Nurses dealing with a needlestick incident often benefit greatly from professional counseling. This will often be provided by the employer. Not only is a needlestick stressful, but it also often results in a protracted period where nurses have to wait for test results and the like. Ensuring proper mental health at a time like this is imperative. Be mindful that you have the right to confidentiality with a therapist, so you can speak freely without fear that what you say could undermine a legal case.

Seek Legal Representation

There are many damages to which you may have a right to compensation in the event of a needlestick. It can help to seek legal representation early in the process. Prior to seeking assistance, never admit fault, and if at any point you feel as if your rights are being infringed, pause that discussion or other scenario and seek help. Many lawyers who specialize in such cases will take them on at no up-front cost to the nurse, and it can make a big difference to have an independent party in your corner.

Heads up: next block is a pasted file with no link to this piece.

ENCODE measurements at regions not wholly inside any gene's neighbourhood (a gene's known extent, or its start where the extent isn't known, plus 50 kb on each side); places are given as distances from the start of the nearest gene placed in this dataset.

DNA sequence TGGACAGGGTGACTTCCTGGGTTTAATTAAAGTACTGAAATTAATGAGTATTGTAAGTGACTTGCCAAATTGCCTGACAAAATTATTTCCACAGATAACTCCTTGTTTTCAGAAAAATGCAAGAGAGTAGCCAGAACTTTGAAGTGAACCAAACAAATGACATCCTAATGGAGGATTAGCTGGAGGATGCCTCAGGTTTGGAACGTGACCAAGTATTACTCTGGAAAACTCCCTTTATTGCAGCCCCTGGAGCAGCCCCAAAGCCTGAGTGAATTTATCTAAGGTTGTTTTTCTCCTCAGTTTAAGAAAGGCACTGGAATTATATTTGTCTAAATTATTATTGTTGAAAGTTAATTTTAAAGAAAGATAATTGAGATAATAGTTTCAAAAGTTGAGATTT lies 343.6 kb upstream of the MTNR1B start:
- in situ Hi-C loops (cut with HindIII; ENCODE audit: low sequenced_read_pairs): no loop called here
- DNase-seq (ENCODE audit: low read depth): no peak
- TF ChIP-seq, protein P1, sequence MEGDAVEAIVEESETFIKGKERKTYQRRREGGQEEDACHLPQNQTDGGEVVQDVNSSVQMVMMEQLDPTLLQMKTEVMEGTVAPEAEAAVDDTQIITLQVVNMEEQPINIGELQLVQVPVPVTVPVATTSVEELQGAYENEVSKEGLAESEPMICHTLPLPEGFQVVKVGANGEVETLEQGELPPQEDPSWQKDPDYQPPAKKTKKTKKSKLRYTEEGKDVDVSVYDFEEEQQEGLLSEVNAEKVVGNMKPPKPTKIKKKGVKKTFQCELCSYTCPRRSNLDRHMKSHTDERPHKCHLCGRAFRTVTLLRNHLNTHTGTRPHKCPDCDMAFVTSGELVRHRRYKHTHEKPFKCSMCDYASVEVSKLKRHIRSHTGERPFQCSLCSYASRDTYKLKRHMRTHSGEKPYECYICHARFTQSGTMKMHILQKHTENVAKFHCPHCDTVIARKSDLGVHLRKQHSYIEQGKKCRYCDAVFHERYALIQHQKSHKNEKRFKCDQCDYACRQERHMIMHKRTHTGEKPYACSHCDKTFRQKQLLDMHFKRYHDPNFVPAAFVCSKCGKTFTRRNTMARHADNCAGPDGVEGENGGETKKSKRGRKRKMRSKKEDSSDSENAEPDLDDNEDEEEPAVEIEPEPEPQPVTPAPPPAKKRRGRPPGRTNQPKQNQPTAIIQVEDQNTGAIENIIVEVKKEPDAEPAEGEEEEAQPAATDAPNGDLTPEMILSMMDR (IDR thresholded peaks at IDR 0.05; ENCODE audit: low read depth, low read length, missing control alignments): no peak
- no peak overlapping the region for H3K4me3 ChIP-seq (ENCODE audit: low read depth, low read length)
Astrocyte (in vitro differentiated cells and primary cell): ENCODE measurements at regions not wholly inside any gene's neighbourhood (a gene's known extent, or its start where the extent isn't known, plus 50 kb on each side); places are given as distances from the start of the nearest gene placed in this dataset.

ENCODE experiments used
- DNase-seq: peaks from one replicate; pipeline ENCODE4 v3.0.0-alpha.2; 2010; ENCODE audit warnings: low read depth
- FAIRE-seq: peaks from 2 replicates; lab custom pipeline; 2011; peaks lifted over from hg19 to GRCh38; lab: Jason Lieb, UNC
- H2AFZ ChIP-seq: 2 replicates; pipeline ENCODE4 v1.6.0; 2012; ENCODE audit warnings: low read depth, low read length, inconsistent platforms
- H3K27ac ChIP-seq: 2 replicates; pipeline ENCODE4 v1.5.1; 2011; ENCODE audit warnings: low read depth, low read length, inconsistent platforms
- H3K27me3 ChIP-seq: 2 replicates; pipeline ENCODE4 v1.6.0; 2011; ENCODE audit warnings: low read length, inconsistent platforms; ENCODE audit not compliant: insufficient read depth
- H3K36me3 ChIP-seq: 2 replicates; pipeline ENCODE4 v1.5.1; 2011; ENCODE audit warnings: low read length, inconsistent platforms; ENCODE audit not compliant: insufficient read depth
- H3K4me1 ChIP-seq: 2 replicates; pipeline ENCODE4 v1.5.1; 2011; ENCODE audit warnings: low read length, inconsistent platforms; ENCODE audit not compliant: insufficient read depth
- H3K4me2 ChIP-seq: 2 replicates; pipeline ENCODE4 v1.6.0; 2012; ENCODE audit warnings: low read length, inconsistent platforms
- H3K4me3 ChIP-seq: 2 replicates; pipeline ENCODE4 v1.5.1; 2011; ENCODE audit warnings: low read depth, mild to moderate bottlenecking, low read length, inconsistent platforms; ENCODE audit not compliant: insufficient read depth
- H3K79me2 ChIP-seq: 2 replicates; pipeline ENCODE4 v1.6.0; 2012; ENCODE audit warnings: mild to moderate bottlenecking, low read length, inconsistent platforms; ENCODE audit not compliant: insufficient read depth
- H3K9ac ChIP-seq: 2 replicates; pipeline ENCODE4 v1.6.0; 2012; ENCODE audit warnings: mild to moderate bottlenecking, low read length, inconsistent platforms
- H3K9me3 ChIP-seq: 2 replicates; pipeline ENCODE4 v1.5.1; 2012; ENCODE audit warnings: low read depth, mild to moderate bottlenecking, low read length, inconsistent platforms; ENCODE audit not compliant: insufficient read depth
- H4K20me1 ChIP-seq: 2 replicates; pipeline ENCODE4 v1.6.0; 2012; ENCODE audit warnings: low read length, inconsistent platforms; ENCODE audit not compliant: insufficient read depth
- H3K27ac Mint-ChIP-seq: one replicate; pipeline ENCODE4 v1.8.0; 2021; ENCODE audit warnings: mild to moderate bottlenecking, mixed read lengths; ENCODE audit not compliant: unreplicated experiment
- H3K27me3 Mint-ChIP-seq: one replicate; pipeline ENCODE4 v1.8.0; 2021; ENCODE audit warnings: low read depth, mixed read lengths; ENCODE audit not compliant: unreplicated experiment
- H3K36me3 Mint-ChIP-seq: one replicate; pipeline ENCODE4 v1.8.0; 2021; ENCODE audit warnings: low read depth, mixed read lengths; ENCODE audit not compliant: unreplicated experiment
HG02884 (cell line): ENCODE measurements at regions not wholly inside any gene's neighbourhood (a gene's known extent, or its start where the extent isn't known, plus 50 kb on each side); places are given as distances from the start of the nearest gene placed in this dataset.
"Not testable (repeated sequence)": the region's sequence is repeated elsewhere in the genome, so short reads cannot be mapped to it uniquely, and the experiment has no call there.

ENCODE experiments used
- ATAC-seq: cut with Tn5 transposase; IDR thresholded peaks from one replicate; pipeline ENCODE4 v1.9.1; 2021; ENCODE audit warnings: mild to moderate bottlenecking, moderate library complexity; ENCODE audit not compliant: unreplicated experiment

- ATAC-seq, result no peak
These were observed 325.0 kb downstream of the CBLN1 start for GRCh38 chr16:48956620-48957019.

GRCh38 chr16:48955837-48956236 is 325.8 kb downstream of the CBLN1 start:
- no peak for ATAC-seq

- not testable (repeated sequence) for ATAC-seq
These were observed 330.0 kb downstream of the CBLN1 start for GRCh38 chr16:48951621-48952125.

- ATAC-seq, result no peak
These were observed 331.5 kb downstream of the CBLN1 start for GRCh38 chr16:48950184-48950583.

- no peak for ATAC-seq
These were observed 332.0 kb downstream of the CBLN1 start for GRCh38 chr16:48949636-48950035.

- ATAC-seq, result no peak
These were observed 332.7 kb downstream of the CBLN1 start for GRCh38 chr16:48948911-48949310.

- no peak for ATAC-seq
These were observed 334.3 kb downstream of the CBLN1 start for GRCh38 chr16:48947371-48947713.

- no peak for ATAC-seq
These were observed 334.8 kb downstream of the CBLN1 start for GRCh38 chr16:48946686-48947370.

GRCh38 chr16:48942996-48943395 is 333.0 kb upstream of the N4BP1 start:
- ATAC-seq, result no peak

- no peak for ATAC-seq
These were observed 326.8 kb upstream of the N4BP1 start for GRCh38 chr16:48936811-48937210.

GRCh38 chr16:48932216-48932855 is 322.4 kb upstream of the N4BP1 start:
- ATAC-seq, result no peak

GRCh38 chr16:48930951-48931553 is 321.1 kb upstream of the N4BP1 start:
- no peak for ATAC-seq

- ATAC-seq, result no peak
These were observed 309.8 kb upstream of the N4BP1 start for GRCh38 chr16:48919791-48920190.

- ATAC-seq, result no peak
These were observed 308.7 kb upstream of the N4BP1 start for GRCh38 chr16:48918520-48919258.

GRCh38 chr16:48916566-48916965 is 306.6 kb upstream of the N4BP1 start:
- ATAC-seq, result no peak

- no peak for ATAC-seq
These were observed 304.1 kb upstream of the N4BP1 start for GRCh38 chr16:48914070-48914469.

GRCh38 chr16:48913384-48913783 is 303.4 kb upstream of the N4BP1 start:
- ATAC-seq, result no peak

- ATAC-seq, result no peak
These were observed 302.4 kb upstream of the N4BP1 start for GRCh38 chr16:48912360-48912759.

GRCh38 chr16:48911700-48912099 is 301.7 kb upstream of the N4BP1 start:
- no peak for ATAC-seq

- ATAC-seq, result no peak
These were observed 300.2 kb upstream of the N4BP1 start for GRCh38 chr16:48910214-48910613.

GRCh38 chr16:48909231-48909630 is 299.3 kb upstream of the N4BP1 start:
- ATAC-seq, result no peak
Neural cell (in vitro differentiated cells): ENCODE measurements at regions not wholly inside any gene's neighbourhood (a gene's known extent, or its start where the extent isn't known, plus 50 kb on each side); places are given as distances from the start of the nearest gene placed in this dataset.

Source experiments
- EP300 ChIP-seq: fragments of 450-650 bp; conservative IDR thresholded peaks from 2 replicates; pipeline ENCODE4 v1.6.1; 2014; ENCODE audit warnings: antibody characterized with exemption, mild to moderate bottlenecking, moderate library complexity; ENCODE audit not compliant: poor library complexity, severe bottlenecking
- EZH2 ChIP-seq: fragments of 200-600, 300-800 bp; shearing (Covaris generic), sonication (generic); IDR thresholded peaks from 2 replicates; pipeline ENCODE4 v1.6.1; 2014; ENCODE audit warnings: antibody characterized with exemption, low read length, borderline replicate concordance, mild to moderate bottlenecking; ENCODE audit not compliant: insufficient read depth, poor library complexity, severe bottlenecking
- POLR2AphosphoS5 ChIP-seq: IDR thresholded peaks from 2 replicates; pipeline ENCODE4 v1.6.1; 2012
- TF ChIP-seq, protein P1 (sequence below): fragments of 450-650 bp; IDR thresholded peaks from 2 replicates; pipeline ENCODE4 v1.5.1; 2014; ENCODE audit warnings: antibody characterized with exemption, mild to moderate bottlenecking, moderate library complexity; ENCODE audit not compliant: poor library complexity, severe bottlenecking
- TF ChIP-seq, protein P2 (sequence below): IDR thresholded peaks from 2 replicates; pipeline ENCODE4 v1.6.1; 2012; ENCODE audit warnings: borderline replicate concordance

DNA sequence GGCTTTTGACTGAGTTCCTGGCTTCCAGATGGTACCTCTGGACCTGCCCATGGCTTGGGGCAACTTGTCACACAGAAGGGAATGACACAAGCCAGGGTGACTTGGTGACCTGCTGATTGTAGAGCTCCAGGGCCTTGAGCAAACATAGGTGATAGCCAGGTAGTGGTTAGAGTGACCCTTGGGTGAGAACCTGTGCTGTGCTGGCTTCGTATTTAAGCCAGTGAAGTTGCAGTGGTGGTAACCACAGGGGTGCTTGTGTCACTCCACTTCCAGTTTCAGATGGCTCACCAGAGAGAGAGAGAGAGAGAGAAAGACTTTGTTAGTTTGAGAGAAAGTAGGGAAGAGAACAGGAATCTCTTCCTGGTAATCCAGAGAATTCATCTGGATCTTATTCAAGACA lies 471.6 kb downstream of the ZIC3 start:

Legal Assistance for Health Care Professionals

At the Voorhees Law Office, workers’ compensation is an area of focus for us, and that extends to nurses and other health care workers who often have specialized needs. You can sit down with a nursing accident lawyer to discuss your case, and we’ll provide that initial consultation without obligation. If you choose us as your legal team, you’ll receive local representation. To schedule, contact us online or call our office in Somerville at (908) 200-2297.

Restaurant Workplace Hazards Create a Need for Workers’ Compensation